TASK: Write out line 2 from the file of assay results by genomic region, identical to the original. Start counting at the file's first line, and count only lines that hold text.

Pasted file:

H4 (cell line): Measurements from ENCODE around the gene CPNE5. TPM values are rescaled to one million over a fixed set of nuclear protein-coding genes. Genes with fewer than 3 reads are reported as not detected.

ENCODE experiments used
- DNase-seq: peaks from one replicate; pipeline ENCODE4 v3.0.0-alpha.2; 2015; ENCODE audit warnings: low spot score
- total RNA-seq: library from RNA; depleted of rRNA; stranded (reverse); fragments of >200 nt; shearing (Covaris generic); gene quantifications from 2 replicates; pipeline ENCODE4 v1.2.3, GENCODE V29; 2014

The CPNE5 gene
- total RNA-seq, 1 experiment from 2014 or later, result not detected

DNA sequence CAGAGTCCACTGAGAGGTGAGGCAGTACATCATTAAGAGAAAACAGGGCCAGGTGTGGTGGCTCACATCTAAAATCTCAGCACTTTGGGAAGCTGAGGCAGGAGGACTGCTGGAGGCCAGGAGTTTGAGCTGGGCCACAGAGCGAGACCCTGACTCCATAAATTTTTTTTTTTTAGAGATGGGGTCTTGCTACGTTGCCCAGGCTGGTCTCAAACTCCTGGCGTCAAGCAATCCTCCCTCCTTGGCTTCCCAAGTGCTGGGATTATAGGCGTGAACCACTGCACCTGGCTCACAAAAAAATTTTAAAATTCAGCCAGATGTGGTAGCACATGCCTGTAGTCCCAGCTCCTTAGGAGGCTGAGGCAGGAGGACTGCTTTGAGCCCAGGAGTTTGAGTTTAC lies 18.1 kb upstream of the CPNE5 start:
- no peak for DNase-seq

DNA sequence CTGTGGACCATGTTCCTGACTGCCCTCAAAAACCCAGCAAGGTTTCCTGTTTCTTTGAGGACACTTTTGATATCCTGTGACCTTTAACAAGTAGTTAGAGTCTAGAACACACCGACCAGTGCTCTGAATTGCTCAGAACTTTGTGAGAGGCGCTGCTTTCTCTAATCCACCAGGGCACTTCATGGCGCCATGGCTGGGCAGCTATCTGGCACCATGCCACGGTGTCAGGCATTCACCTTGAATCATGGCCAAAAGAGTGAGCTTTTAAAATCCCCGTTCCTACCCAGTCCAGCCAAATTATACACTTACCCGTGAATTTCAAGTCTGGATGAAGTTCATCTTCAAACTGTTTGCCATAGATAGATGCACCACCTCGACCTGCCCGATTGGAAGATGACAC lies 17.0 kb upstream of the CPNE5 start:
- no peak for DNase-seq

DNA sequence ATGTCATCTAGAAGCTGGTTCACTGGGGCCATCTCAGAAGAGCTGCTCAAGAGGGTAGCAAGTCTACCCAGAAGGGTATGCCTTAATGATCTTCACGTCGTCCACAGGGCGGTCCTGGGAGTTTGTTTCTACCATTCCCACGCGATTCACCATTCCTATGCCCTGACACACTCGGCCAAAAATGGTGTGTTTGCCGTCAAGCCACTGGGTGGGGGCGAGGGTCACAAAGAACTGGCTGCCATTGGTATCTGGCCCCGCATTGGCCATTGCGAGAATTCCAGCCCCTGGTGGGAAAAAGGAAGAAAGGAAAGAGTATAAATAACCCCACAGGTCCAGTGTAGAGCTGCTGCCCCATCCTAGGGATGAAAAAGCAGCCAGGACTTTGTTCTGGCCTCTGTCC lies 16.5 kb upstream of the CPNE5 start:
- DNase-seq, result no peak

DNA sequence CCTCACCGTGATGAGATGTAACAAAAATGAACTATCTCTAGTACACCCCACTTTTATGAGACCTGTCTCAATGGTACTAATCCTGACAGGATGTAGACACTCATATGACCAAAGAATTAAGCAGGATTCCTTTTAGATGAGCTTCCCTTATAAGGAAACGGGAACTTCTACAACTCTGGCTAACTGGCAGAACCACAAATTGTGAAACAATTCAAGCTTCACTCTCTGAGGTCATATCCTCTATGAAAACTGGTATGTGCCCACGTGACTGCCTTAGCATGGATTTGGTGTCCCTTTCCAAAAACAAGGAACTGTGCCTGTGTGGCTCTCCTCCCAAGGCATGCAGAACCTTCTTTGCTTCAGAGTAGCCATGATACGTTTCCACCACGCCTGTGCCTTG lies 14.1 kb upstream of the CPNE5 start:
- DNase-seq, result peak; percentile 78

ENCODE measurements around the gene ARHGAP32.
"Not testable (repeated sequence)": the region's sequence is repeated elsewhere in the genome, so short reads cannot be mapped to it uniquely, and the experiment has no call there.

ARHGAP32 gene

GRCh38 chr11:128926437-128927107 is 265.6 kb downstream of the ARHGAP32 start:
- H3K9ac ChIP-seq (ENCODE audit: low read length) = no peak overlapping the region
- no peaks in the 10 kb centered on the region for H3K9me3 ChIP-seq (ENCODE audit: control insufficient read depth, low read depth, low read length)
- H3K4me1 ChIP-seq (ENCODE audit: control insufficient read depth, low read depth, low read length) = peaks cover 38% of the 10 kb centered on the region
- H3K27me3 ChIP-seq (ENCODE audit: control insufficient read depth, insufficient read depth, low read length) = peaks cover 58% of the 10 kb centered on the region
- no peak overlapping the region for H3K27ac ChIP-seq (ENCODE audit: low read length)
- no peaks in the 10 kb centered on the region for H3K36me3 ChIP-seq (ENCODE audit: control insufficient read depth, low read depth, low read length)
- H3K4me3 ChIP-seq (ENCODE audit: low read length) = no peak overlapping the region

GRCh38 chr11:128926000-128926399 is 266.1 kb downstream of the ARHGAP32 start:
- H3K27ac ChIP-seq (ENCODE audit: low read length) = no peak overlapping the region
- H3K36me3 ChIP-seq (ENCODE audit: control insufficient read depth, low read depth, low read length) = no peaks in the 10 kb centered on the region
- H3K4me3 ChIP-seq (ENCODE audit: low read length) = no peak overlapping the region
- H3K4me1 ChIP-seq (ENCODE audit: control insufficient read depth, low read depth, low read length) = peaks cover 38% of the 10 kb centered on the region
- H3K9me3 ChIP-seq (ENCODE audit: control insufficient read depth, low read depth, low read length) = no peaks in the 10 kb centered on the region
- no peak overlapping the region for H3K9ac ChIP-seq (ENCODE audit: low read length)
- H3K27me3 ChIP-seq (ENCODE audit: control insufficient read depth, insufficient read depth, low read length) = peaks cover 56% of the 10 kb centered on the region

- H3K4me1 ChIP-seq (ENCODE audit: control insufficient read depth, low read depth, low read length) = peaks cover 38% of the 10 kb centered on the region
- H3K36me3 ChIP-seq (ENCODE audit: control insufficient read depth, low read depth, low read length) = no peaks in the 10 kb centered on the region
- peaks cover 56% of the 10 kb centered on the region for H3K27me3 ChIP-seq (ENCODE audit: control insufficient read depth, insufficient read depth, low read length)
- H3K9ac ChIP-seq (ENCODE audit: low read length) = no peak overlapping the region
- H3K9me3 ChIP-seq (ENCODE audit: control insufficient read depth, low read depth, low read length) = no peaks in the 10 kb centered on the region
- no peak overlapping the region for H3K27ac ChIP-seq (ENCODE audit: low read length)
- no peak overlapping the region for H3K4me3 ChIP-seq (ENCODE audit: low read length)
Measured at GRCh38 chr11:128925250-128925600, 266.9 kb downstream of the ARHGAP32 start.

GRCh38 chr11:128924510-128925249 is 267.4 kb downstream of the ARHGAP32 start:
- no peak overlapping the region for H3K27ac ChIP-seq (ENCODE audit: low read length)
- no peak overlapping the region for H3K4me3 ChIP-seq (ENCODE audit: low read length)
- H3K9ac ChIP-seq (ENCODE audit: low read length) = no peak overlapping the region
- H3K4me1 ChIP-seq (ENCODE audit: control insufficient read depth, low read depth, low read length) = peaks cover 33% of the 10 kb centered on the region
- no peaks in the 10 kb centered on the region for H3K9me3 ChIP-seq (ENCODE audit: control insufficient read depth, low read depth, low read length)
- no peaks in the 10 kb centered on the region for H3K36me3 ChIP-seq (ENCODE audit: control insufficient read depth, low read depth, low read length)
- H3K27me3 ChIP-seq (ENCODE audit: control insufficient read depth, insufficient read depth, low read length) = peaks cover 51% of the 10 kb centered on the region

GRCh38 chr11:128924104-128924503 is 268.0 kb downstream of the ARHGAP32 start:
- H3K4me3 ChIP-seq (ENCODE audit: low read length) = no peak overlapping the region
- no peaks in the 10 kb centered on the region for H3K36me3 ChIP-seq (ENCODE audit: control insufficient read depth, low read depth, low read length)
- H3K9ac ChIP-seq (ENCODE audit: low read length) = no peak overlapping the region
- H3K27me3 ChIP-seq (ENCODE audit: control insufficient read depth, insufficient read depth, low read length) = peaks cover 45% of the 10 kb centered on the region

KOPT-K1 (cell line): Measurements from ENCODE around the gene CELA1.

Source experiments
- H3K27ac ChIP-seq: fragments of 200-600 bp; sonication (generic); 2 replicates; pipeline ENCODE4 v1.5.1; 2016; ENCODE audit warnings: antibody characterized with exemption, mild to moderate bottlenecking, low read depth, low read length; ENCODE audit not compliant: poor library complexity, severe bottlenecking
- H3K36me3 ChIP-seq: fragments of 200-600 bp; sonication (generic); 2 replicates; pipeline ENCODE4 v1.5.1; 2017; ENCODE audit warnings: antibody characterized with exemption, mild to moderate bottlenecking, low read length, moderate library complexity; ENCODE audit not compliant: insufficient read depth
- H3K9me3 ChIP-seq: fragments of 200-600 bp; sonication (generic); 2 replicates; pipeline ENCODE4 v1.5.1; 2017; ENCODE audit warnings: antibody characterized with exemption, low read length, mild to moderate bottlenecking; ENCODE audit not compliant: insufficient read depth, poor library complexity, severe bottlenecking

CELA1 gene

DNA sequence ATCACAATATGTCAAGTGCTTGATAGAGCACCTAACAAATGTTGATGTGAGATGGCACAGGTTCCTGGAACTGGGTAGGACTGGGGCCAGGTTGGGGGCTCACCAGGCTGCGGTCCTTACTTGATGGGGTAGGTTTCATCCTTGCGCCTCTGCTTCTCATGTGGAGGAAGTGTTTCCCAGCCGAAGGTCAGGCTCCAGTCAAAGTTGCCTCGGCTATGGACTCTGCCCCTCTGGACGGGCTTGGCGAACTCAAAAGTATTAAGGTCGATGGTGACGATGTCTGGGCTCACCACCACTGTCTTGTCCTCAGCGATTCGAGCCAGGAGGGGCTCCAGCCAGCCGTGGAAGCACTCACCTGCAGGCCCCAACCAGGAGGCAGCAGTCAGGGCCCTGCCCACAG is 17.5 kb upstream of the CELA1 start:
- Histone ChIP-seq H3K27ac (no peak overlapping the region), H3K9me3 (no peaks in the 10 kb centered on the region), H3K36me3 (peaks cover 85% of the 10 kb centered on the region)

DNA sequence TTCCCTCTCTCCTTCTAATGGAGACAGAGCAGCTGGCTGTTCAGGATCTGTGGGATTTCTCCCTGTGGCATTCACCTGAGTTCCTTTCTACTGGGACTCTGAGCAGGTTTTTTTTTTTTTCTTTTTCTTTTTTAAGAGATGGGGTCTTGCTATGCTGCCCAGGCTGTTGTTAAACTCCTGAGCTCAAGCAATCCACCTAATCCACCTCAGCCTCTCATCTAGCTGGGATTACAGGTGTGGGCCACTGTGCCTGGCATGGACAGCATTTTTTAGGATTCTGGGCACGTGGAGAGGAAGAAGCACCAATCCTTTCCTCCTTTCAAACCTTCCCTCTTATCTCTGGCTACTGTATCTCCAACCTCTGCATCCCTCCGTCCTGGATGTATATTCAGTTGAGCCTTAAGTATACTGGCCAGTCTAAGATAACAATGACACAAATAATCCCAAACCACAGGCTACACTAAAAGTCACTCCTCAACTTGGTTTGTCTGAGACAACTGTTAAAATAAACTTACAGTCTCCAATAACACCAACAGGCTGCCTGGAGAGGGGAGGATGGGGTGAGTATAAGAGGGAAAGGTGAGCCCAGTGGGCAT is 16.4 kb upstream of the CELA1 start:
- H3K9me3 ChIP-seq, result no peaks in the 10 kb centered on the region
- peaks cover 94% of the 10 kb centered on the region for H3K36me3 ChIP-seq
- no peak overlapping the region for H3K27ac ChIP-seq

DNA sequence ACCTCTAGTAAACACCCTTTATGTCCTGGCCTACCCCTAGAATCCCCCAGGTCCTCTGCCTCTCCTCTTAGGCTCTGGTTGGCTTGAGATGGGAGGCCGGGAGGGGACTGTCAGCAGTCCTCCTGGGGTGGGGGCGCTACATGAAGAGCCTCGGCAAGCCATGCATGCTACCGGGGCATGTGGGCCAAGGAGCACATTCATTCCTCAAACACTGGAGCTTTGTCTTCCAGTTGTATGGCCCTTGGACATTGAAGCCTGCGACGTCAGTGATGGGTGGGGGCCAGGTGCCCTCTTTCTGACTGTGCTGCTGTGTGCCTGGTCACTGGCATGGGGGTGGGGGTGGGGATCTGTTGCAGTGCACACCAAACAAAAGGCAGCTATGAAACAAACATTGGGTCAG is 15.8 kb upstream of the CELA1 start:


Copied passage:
ENCODE experiments used